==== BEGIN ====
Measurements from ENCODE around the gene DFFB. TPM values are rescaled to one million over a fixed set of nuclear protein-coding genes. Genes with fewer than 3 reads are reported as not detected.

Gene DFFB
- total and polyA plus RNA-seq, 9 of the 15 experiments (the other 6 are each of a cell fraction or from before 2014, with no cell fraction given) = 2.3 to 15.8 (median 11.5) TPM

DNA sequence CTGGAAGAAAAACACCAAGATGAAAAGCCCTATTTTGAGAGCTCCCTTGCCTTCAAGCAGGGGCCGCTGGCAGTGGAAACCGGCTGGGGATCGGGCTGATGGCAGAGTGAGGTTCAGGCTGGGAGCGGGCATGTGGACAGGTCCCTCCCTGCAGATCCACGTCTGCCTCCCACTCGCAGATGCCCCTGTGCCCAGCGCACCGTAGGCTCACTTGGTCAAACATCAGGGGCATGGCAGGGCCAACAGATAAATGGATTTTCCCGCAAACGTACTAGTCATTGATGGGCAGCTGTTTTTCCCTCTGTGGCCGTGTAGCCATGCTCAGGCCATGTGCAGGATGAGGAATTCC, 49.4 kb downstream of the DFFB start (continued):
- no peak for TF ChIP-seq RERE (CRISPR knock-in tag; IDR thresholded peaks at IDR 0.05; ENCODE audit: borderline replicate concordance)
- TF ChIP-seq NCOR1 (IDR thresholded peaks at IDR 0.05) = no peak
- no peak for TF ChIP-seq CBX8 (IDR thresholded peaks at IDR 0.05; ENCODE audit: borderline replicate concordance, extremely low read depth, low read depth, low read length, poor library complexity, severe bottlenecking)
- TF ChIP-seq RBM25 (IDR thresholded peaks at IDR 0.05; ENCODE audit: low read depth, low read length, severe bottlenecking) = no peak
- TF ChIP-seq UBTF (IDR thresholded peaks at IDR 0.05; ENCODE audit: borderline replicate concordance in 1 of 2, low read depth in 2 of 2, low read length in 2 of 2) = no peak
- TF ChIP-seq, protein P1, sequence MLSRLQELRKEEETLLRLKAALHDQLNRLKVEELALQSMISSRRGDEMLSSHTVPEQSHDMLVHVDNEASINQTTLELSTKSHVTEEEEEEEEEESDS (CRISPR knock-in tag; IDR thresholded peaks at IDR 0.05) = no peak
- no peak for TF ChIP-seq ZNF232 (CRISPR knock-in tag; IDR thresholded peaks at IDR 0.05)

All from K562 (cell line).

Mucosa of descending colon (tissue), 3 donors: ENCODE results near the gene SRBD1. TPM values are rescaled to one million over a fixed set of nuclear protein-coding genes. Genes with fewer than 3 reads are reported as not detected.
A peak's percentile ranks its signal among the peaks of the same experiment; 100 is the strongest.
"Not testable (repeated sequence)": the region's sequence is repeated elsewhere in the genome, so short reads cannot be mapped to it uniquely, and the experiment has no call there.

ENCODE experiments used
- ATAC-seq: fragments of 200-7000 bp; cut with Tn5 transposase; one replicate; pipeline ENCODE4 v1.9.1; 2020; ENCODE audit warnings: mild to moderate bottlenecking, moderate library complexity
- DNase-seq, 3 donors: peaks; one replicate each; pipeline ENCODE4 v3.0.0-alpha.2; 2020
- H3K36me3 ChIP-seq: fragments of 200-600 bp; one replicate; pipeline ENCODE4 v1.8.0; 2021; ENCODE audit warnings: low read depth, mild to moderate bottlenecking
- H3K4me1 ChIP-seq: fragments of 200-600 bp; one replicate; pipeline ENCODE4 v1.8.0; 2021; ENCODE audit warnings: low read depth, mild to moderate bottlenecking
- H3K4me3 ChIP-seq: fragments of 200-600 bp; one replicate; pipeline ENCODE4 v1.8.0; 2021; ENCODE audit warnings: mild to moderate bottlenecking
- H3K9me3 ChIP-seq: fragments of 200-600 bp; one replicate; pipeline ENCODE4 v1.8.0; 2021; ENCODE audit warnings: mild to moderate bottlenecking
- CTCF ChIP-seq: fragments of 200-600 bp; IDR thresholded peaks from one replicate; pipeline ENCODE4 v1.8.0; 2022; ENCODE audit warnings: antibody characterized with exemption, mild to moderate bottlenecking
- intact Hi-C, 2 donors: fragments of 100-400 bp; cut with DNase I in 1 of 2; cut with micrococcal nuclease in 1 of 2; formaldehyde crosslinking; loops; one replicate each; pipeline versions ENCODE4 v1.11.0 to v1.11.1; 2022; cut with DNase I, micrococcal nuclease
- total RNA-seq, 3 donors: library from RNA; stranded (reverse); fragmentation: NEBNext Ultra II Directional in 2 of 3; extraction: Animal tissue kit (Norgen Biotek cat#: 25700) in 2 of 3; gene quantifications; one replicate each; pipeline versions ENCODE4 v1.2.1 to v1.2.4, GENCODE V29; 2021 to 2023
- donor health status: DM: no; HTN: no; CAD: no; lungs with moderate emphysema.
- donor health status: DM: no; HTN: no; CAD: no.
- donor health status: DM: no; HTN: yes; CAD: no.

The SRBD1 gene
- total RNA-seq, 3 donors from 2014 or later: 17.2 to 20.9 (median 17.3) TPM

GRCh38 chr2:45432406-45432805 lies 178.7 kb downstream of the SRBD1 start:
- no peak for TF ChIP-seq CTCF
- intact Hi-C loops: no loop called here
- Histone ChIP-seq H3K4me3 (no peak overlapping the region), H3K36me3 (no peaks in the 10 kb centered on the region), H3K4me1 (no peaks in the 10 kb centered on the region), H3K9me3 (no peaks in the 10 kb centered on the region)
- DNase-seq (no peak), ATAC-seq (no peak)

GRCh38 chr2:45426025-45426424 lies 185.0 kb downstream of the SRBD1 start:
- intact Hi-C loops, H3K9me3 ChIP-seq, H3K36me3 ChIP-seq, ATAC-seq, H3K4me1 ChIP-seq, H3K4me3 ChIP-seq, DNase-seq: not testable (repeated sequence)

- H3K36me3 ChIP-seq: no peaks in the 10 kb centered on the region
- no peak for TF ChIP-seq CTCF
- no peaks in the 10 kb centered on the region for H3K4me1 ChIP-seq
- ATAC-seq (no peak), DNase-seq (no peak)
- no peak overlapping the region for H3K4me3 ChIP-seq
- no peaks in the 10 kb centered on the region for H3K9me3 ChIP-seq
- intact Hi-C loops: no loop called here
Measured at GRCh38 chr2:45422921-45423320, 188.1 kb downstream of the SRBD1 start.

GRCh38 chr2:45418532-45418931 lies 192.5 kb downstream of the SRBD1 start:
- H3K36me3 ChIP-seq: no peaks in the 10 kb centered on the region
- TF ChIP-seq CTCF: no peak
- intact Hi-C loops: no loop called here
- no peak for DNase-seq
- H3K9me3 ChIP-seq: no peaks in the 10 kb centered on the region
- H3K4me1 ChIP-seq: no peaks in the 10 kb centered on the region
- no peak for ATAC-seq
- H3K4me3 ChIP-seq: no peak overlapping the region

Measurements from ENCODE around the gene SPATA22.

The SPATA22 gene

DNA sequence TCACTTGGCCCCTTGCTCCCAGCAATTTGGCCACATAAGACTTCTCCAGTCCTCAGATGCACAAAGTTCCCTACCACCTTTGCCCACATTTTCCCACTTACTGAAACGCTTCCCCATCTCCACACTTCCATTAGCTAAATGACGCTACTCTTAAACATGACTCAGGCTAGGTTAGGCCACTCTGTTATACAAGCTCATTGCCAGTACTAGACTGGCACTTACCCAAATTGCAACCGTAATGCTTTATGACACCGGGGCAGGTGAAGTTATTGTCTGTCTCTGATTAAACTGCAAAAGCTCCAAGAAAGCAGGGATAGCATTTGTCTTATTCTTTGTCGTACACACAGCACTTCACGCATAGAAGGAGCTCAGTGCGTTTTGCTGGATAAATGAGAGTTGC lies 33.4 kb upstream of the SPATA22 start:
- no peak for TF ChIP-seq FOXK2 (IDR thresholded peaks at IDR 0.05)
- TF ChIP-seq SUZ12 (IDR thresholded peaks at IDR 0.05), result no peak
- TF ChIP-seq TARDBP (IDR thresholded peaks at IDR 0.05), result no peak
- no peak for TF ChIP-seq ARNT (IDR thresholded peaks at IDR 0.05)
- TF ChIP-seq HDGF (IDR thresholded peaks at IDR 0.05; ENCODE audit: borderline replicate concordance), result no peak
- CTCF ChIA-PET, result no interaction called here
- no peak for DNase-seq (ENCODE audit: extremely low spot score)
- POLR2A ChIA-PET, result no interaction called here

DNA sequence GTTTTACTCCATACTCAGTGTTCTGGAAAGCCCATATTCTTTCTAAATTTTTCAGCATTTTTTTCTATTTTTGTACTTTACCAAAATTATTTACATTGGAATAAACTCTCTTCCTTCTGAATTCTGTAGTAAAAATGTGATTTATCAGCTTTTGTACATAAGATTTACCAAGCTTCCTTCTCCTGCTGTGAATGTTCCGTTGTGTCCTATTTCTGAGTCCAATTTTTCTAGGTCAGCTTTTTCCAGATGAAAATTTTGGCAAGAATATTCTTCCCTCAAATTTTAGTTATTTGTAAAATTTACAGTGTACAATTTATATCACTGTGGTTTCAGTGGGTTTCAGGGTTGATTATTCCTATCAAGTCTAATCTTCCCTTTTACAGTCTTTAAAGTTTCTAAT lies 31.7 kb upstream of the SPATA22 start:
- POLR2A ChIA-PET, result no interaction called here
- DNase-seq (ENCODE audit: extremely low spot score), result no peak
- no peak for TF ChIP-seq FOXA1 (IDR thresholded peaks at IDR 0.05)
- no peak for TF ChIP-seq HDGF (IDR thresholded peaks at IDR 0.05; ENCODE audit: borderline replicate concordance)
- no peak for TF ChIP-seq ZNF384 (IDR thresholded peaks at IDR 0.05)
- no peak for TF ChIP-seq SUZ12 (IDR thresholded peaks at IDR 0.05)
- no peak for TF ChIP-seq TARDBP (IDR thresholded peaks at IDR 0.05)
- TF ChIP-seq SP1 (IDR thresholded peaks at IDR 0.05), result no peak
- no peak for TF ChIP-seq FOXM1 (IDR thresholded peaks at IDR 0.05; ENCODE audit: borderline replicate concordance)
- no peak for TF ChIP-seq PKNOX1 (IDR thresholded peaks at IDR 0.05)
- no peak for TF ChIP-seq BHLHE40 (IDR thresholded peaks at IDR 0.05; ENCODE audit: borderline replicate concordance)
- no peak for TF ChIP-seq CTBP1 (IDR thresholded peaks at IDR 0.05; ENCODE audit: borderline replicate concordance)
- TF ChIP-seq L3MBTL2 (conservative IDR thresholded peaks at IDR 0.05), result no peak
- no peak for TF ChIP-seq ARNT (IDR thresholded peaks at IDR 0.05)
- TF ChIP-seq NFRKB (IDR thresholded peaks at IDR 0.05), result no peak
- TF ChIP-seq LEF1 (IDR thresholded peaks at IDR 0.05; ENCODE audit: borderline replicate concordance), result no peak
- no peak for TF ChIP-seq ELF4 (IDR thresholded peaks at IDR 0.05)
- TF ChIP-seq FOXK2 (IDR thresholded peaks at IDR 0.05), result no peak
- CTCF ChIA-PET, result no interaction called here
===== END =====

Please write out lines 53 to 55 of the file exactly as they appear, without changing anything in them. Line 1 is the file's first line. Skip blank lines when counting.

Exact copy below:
- no peak for ATAC-seq
- H3K4me3 ChIP-seq: no peak overlapping the region

Measurements from ENCODE around the gene SPATA22.